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Written by Tyler Wetzel on Tuesday, November 12, 2013
All businesses or organizations are made up of systems. These systems may be the mixing of ingredients, assembly or any other process that is data driven. When one of these systems fails it’s important to know whose responsible for the fix, and who should keep their mouth shut. There’s actually a science behind determining the blame. It has to do with a nifty tool called control charts which map out individuals points of data.
Control charts are important to process control. Using advanced statistics they can determine whether or not data is acting normal - as in the system has little variation between data points. In the perfect situation you’re processes would never encounter an outlier, but on the occasion that there is an anomaly then you must take the appropriate steps to prevent it from happening again. But whose at fault? Is it the management or the employee that should be held accountable for a failure within the system? This is the juicy bit. It’s all about the data. Decades ago a man by the name of Walter Shewhart first started thinking about this concerning issue.
Walter Shewhart was an American physicist, engineer and statistician, sometimes known as the father of statistical quality control.
In the 1920’s Walter Shewhart developed the idea of the control chart to help decide when the output of a process was part of “a stable system of chance causes”, or whether there was an “assignable cause”. Shewhart described a stable system as one whose variation occurred as a result of small fluctuations (common cause variation).
The observations in a stable process could be viewed as a probability distribution. A stable system that contains no outliers is considered to be in a state of statistical control, or simply, in control. In contrast, an unusually large deviation suggests that the system has been disturbed. Therefore, there was an assignable cause for the disturbance - the system is considered out of control, or unstable.
Edwards Deming was an American statistician, professor, author, lecturer, and consultant. His contributions to process improvement, statistical analysis, human resources and Six Sigma are numerous. His efforts in manufacturing and business propelled Japan into a technological giant after WW2 and redefined how the car industry operated. His later years were spent teaching and assisting businesses with quality control and statistical measurements.
Deming substituted the term special cause for assignable cause. Deming said that uncovering special causes was the responsibility of the local work force (those who had day-to-day contact with the process). Common causes were part of the system. The system is the responsibility of management. If the common cause variation is too large, it is the responsibility of management to change the system. Deming, stated that 85% of the problems with processes were system problems; later he increased this to over 94%, based on his own experience.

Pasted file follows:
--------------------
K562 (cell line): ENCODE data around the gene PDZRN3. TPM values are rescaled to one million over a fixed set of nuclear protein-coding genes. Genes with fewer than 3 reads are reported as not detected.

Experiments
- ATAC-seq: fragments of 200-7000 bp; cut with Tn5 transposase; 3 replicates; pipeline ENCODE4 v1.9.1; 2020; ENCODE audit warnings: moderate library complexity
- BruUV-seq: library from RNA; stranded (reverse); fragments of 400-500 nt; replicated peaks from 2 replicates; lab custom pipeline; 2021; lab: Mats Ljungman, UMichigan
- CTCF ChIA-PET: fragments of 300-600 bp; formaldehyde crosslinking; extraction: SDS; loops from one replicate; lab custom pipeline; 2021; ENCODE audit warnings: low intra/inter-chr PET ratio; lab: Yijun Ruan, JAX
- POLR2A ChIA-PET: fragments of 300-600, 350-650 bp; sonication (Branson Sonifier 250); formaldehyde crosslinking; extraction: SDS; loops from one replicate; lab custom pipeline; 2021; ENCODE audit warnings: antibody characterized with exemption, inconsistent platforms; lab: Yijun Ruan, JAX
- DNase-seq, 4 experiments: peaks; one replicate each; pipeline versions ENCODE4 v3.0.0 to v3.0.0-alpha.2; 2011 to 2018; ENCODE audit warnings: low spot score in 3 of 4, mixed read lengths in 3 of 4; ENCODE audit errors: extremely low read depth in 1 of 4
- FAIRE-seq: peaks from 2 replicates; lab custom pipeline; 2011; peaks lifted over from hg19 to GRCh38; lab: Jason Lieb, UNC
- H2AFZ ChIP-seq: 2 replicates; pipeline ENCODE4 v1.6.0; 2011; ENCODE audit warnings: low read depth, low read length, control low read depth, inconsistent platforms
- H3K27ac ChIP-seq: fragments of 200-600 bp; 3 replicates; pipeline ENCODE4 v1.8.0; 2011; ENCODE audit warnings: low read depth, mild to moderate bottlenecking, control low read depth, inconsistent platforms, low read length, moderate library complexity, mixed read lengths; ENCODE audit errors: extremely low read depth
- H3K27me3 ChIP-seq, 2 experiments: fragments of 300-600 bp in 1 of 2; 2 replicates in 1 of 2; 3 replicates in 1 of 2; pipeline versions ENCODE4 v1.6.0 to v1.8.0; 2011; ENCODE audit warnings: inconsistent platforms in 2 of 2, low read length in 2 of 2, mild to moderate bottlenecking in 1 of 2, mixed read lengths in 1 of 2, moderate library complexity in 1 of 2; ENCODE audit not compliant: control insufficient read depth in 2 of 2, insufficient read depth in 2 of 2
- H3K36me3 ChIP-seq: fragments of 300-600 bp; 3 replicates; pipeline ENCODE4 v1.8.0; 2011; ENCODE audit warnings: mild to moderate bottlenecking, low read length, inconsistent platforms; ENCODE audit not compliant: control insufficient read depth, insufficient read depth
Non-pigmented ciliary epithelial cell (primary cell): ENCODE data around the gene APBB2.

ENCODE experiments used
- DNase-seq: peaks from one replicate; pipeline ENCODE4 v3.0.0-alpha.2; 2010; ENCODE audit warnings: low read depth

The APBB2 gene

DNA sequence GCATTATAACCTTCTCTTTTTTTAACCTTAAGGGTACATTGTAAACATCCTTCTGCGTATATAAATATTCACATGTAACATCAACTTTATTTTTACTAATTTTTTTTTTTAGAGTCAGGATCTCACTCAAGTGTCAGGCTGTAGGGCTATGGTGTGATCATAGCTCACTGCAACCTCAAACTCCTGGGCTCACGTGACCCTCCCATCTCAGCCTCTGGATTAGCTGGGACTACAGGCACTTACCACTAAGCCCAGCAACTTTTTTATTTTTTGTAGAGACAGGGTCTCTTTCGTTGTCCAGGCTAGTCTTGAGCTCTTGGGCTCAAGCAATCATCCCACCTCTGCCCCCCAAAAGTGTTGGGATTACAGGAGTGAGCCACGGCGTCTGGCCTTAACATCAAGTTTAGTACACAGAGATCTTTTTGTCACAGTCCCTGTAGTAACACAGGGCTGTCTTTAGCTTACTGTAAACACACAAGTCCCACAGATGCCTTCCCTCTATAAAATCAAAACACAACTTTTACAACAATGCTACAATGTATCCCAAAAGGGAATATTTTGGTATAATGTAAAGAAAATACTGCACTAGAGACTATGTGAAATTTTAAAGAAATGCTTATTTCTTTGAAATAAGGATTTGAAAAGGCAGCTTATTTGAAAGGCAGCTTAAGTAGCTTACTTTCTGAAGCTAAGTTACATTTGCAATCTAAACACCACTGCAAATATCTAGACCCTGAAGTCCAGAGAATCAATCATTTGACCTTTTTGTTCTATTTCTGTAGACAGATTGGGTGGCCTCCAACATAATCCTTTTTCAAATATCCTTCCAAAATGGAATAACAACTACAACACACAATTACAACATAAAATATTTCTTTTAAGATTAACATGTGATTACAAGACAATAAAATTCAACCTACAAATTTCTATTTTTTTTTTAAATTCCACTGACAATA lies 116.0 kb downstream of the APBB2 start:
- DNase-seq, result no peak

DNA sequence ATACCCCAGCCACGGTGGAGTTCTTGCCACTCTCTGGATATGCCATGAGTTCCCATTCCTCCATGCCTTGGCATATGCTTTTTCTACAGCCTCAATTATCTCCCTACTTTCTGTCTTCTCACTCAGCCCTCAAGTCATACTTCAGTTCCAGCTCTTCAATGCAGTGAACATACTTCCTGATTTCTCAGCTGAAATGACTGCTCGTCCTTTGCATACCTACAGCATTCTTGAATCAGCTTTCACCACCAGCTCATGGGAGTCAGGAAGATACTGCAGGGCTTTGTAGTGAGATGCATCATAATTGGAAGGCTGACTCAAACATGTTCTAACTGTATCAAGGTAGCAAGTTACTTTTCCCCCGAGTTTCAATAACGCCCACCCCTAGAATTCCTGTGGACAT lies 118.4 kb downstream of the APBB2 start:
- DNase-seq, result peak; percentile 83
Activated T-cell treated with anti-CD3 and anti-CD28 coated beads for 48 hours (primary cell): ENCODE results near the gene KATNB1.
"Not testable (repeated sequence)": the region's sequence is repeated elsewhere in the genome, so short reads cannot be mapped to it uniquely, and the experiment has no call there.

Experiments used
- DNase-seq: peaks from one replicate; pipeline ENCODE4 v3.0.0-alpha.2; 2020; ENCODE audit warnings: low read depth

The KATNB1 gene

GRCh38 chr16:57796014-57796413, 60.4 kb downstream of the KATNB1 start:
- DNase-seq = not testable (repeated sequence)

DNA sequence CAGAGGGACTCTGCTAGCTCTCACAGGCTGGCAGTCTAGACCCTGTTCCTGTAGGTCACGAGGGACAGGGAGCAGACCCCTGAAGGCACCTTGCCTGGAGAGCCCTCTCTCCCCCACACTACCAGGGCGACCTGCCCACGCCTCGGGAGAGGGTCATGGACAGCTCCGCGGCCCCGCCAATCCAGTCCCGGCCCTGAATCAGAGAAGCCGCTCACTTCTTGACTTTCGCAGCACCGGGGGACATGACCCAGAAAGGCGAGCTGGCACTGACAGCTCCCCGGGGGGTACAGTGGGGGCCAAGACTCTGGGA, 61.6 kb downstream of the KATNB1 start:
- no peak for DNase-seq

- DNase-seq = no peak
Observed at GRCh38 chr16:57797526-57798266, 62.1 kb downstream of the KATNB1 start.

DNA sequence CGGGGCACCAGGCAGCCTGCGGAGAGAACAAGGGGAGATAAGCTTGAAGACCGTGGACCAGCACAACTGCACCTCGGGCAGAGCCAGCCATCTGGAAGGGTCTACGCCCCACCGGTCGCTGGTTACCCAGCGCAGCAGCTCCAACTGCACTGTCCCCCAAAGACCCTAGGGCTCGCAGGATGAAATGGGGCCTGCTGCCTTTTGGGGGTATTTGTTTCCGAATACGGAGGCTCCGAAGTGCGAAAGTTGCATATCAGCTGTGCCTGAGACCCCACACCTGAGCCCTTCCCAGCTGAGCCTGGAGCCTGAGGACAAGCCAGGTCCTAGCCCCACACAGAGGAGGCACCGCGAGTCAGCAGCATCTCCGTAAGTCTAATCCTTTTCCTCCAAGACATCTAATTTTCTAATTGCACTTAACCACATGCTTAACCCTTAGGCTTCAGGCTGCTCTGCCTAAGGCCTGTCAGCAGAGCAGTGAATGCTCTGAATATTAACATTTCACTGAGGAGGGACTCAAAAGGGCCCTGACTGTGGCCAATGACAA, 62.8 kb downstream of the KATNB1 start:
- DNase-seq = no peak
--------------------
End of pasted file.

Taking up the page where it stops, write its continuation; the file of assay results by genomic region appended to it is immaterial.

Common causes are dependent on the top level management to solve. These problems are usually too large in scope for the average worker to handle. They require resources, time and decision making to solve. You can identify common causes by examining the outliers in your control charts. Any data that is not statistically normal might be an indicator of a much larger problem such as poor design or working conditions. Managers should be held accountable for special causes. Unfortunately, most managers don’t understand the difference and the worker takes the blame for something he can not control.
Examples of common causes of variation:
Special causes according to Deming are the responsibility of the worker. Such problems as the machine breaking down or a malfunction are within their jurisdiction to fix. Workers should be allowed to freely address special causes without having to go up through the chain of command for approval. Natural variation in a system that does not fluctuate outside of the control limits is considered normal. These events will happen with any process and should be dealt accordingly.
Examples of special causes of variation:
Some authors regard this sharp delineation between special causes and common causes, workforce responsibility and management responsibility, as overly simplistic. For example, when a special cause is signaled, and its cause found (rarely an easy task), the local workforce may not have the authority to fix up the problem. Nevertheless, the distinction between special and common causes of variability is a useful one, recognizing that the workforce is accountable for sporadic problems and the management for system problems is an important one.
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